I wrote about repurposing discarded Christmas trees as backyard wildlife cover—and with a Tu B’Shevat connection—at my nature site: Look Around. Should you care to read about the time I snuck a Christmas tree into Hebrew School, or about an easy way to dispose of stolen Christmas trees once spring springs, or my fantasy Burning Bush lesson plan, do take a look.
traced letters, cotton napkin, paint tie-dye
I wrote about at-the-sink tie-dye challah covers with kids, using diluted acrylic paint in squeeze bottles. The paint was free, the dyeing was fast and easy, and the results were gorgeous. My one regret was that I had to stencil the Hebrew letters on each cloth before class. (Pale pencil so students could go over it in ink.) I’d rather the kids do as much of the work as possible, even if they don’t know Hebrew letters yet. Kids don’t learn when adults do the work for them. Continue reading
spinning caramel dreidel
Midweek-Hanukkah Dreidel boredom? I hear from grownups every year: “five minutes and they’re done with dreidel.”
Either I’m an infant or you guys aren’t playing right. You don’t have to play the dreidel game and only the dreidel game.
Upside-down launches, launch from a standing throw, dreidel wars, spin contests, instant battle arenas, glow-in-the-dark paint and so forth can sustain dreidel love for more than 5 minutes. It’s about the love of spin. Continue reading
Manischewitz Tiki Torch oil Menorah
A new lamp for the concord of our souls at the festival of lights: the Manischewitz Tiki Torch Menorah.
Happy Hanukkah, friends. Continue reading
Builders at work
Once you’ve covered the basic rules of kosher menorah structure, practiced the sequences of adding candles and lighting them, and have worked on the blessings, it’s time for free build. The setup can’t be easier, but the rewards are big. Continue reading
building the PVC menorah at a carnival
All my DIY Hanukkah menorahs are made with repurposed materials, scrap or otherwise compelling components. Meatloaf? Easter eggs? Car parts? Marmite jars? Swim noodles? Plumbing supplies? LEGO, too, of course. And more. Irresistible materials attract builders. To build any menorah is a far deeper learning experience than to simply color one on a sheet of paper. Our builders need to build because they are building themselves. Continue reading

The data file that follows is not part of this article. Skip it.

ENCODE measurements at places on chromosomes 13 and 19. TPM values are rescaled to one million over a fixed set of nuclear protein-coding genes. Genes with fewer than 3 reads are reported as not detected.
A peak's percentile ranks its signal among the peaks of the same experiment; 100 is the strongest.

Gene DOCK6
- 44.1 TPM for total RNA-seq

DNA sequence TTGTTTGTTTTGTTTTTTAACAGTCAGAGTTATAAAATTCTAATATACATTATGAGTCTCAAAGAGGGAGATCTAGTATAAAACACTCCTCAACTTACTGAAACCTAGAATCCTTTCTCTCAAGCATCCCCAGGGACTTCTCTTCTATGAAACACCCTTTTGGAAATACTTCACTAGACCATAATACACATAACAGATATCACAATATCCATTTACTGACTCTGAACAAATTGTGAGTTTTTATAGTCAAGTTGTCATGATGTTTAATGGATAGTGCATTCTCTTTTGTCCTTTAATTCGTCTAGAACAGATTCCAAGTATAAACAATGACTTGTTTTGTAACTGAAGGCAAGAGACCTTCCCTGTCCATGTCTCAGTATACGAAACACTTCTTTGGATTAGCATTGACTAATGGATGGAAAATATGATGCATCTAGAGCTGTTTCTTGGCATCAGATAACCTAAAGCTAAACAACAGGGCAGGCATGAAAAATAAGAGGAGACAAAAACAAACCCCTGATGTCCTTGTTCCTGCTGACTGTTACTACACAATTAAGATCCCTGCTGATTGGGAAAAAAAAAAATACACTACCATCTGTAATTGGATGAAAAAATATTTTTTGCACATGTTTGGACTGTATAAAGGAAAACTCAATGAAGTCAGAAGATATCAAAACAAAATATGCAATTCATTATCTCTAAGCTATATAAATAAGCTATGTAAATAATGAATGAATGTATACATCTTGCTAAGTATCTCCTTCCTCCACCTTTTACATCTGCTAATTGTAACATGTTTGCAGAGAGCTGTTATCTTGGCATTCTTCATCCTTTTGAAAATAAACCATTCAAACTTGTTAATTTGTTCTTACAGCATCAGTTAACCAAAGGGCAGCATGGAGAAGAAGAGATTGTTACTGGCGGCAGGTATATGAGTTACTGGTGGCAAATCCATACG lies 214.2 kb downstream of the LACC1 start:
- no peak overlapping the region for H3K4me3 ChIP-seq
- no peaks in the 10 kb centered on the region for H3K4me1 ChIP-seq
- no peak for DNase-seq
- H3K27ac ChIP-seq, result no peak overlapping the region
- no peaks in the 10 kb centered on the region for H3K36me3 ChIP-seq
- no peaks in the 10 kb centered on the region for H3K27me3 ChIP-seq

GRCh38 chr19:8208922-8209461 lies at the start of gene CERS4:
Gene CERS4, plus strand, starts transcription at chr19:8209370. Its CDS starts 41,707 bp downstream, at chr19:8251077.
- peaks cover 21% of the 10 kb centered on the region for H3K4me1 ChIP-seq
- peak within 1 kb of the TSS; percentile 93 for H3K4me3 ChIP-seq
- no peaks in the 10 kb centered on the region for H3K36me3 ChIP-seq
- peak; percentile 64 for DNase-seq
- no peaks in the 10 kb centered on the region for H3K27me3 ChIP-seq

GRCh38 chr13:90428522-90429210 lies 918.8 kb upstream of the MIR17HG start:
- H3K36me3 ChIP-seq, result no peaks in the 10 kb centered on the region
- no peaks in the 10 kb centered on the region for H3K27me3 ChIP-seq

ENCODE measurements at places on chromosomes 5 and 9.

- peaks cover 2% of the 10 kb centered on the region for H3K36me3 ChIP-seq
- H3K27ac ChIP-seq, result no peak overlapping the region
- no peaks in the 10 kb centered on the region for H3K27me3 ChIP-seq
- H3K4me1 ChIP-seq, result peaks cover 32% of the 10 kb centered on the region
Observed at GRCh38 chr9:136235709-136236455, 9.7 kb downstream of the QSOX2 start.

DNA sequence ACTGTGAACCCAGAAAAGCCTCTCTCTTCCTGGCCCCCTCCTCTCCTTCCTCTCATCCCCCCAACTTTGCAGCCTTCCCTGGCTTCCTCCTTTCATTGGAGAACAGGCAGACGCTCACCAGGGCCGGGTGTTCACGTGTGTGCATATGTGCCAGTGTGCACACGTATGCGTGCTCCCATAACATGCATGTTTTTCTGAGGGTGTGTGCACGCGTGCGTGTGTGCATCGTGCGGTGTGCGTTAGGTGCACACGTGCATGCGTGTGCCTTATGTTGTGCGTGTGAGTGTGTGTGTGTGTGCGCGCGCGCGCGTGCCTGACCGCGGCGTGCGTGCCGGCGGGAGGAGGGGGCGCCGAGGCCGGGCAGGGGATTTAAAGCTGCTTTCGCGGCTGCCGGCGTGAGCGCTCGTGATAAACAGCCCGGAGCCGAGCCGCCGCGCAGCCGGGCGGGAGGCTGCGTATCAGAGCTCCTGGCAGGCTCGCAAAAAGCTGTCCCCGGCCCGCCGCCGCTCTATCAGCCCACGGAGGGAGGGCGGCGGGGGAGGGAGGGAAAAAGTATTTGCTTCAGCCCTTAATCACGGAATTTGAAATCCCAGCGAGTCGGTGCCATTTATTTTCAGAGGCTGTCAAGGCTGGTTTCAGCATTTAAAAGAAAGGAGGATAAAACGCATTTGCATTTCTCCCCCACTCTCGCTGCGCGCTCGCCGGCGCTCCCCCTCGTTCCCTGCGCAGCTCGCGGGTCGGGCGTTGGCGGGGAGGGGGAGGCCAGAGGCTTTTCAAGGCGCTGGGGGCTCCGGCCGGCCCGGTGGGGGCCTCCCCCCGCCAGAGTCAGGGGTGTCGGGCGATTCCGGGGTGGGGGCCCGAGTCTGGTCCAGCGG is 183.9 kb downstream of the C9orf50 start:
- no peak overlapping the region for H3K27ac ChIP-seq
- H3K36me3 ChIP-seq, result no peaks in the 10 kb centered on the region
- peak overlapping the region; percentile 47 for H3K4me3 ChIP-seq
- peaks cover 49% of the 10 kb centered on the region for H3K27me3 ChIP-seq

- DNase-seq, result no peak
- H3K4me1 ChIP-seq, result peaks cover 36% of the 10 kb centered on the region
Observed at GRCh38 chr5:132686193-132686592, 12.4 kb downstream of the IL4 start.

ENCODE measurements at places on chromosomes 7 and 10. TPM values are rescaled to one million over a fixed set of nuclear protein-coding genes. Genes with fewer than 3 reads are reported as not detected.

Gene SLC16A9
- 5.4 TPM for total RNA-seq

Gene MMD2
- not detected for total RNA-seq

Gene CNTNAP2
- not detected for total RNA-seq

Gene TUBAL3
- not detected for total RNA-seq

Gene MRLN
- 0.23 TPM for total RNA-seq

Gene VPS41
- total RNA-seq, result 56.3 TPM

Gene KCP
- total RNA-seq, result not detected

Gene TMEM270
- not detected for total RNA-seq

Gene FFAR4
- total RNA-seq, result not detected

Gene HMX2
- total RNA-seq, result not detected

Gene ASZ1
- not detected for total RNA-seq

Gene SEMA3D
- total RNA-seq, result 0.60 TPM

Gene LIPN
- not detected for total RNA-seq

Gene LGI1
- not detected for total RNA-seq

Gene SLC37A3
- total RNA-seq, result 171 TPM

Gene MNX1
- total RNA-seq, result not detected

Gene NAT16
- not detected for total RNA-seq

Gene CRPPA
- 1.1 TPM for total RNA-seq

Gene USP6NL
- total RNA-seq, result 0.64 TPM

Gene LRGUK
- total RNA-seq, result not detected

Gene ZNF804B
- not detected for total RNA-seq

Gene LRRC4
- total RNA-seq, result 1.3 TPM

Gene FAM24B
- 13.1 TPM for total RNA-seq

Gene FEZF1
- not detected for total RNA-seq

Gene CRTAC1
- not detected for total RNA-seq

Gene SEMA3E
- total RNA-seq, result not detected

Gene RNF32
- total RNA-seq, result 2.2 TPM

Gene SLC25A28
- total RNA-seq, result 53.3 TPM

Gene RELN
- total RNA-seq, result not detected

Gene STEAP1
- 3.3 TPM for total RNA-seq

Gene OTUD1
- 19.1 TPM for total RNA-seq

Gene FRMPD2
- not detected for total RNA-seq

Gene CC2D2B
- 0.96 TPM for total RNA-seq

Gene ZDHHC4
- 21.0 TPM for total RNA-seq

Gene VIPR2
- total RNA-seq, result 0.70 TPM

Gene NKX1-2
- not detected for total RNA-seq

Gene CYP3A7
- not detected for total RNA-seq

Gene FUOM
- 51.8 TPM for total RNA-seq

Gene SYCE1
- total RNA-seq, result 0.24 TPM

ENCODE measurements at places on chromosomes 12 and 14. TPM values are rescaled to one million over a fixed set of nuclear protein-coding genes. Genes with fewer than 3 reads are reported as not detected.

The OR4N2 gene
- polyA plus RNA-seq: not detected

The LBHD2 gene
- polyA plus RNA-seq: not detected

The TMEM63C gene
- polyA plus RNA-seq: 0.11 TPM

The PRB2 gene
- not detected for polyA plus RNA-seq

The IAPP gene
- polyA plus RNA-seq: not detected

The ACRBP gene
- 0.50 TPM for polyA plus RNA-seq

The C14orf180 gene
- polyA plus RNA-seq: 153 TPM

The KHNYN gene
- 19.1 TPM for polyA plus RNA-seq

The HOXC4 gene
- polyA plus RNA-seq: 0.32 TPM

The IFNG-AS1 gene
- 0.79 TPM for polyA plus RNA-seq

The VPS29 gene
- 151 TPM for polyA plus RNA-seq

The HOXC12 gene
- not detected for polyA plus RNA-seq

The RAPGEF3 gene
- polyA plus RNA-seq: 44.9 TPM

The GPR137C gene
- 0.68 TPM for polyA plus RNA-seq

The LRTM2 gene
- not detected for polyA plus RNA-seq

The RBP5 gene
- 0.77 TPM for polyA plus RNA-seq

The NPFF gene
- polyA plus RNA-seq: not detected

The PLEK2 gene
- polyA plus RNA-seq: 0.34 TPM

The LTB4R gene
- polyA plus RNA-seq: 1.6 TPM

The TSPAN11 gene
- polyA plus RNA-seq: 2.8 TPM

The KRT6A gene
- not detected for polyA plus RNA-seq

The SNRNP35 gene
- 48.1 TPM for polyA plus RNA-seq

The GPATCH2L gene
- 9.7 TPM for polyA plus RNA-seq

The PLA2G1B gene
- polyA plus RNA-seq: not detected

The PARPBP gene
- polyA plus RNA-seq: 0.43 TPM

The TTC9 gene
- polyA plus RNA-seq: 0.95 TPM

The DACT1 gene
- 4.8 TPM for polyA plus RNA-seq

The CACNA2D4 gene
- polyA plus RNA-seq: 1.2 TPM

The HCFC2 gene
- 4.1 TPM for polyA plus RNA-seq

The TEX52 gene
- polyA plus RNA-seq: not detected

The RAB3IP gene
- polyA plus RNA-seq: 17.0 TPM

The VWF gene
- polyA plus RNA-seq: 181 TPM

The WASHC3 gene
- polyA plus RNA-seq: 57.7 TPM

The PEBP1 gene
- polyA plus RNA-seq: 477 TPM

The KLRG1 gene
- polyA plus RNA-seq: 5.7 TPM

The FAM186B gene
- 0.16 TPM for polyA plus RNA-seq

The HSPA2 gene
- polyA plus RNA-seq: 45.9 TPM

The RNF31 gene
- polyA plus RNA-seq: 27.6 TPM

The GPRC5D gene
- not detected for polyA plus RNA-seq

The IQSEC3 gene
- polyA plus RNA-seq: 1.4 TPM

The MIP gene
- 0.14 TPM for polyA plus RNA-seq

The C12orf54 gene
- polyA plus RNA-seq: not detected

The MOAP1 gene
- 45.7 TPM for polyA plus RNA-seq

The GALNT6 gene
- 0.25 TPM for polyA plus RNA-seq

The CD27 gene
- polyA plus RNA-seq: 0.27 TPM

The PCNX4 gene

upcycled scrap hanukkiyah
Scraptastic or simply crap?
Here’s why I vote for the former:
Orange juice lids are the exactly perfect right size for tealight candles. I dare you to not enjoy slipping a candle into the inner ring of an upturned Tropicana lid. Irresistible. Kids love it. (Teach them the word “frisson” while you’re at it.) Continue reading
A Menorah is a lamp. A lamp is a menorah.
A Hanukkah menorah is a hanukkiyah.
This little set up (above) is so easy to assemble, and its a great way to start a class about menorah structure, rules, and vocab. Continue reading
Tortilla Torah, by 3rd grader
I wrote about kid-created instant edible Torah Scrolls years ago, back when I could get away with a lot more sugar in the classroom. And, I’ve already talked about the holiday and why an edible Torah Scroll can be a good enrichment activity for Simchat Torah. When kids explore a real sefer Torah as model and special guest, they understand what they are re-creating and why.
This post is a simpler version. Less candy, less time, but actually more fun. And, kids get to be a scribe / sofer with their own Torah scrolls by writing with food-safe ink. Continue reading
Etrog half, peel and seed
We are lucky if we have an etrog. We are obscenely lucky if we have 15 of them. After Sukkot my 2nd and 3rd graders got to explore leftover congregational etrogim in class: boxes and boxes of glorious, weird, bumpy, fragrant, delicious and gorgeous etrogim.